by Carol Ko
, Staff Writer | October 07, 2013
From the October 2013 issue of HealthCare Business News magazine
If you’re in the health care industry,
you’ve probably been aware of the looming helium shortage -- the gas is critical for the operation of MRI machines, among other applications.
Fortunately, the short-term crisis has been averted. On Oct. 2, President Obama signed
the Responsible Helium Administration and Stewardship Act into law, which will prevent the premature closing of the Federal Helium Reserve in Texas. At least for now, the global helium shortage likely won’t be made worse in the short term.
The reserve — ten billion cubic feet of gas stored in massive airtight caverns spanning Texas, Kansas and Oklahoma — now supplies 40 percent of U.S. domestic and 30 percent of global demand.
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However, this doesn’t solve the helium shortage in the long term. Because the demand for helium is rapidly outpacing supply, experts agree that helium rationing will be the new normal going forward, with or without the shutdown.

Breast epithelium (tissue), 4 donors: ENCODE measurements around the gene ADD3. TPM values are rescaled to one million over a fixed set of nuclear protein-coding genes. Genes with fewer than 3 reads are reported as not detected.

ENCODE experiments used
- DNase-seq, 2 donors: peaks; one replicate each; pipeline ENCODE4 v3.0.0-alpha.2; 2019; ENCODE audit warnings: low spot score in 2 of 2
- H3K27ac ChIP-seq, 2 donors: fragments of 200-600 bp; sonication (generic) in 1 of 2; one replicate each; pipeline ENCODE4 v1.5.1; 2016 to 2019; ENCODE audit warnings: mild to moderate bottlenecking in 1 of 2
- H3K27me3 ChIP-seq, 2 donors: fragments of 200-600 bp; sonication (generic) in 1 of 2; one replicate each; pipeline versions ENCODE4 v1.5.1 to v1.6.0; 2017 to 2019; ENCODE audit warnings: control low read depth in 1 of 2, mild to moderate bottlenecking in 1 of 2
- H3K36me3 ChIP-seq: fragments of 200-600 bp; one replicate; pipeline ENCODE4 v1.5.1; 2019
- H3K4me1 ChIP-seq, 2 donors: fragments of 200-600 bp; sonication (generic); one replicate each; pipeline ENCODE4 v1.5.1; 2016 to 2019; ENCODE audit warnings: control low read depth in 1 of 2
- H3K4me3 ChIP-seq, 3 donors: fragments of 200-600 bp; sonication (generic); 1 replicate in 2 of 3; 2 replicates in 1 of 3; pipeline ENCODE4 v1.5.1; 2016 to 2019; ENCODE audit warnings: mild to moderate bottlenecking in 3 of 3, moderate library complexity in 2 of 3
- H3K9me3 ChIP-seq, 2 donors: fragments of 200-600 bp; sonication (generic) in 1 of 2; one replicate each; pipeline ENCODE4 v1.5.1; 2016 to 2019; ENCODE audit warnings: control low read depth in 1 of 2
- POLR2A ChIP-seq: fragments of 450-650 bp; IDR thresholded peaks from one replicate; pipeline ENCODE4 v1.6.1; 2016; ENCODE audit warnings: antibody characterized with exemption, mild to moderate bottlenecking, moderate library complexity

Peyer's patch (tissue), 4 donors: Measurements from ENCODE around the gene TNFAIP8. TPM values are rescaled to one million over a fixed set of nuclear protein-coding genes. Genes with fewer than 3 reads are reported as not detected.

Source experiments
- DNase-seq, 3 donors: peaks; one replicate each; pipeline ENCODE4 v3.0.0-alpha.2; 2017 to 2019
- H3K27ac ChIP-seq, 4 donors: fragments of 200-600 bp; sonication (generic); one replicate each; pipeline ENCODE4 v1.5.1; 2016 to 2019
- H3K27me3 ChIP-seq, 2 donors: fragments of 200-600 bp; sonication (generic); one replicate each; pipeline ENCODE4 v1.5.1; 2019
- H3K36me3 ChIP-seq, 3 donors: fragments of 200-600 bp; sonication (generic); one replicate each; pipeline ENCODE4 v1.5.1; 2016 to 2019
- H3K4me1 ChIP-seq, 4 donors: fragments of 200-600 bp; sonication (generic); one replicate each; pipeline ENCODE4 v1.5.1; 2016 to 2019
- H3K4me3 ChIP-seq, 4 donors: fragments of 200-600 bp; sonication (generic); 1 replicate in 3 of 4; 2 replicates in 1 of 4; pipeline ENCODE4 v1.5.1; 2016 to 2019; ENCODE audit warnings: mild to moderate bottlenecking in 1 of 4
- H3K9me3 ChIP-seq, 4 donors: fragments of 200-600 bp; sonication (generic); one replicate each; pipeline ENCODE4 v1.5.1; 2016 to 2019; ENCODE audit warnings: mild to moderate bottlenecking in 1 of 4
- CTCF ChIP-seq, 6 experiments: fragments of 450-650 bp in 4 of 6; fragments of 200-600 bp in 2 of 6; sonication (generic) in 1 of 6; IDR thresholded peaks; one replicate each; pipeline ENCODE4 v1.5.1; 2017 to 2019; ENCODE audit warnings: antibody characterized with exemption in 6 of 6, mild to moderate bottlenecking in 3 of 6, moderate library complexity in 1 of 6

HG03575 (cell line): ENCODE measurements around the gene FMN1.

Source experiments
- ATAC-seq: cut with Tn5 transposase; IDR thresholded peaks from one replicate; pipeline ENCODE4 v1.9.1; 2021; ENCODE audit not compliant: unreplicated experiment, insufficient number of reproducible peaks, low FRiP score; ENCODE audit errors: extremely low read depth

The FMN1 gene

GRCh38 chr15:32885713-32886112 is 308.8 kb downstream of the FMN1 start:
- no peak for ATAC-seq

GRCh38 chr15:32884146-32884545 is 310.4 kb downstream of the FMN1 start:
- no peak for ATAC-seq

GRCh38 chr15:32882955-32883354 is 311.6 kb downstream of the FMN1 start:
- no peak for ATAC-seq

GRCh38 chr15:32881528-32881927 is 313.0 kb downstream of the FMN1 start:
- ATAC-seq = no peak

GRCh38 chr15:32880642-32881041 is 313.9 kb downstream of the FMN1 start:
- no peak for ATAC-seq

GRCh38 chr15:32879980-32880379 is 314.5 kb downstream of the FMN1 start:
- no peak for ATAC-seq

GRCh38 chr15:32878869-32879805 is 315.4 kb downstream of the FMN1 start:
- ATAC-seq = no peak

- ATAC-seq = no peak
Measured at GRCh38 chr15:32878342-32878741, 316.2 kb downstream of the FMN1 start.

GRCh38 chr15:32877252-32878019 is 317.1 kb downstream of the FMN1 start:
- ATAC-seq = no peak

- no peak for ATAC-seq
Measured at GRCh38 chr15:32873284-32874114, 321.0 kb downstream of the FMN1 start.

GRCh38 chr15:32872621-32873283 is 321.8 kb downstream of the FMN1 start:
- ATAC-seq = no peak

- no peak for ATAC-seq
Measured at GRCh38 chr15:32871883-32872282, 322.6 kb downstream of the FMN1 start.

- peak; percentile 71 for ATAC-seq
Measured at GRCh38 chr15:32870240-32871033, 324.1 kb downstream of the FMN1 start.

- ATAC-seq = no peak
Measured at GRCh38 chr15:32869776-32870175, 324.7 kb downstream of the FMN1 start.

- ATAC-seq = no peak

How did we get into this mess in the first place? Its origins trace back nearly a century ago to World War I, when the United States started stockpiling helium to compete with Germany’s inflatable aircraft.
During the Space Race, when helium became an important source of coolant to create rocket fuel, the U.S. paid natural gas producers to extract helium — a byproduct of natural gas — and re-inject it into the Federal Helium Reserve, just outside Amarillo, Texas.
However, these efforts came with a hefty price tag, putting the government $1.4 billion in debt.
Fast forward a few decades to 1996, when a budget-conscious Congress decided that this debt needed to be paid off. It passed the Helium Privatization Act, which forced the government to sell off its helium reserves until the debt erased. Upon settlement of the debt, the plan was that the government would then bow out of the helium business, leaving the private sector to pick up where the government left off.
But the U.S. government’s mandatory sell-off has had a detrimental effect on the market. Because it was selling helium at artificially low prices, private companies didn’t have much incentive to extract and sell helium to compete with the government or look into recycling technologies.
And what lawmakers didn’t foresee was that this cheap supply of helium coincided with a surge in demand brought on by a rapid expansion in the semiconductor industry — which makes components responsible for modern electronic devices — as well as more widespread adoption of then-novel medical technologies such as MRI.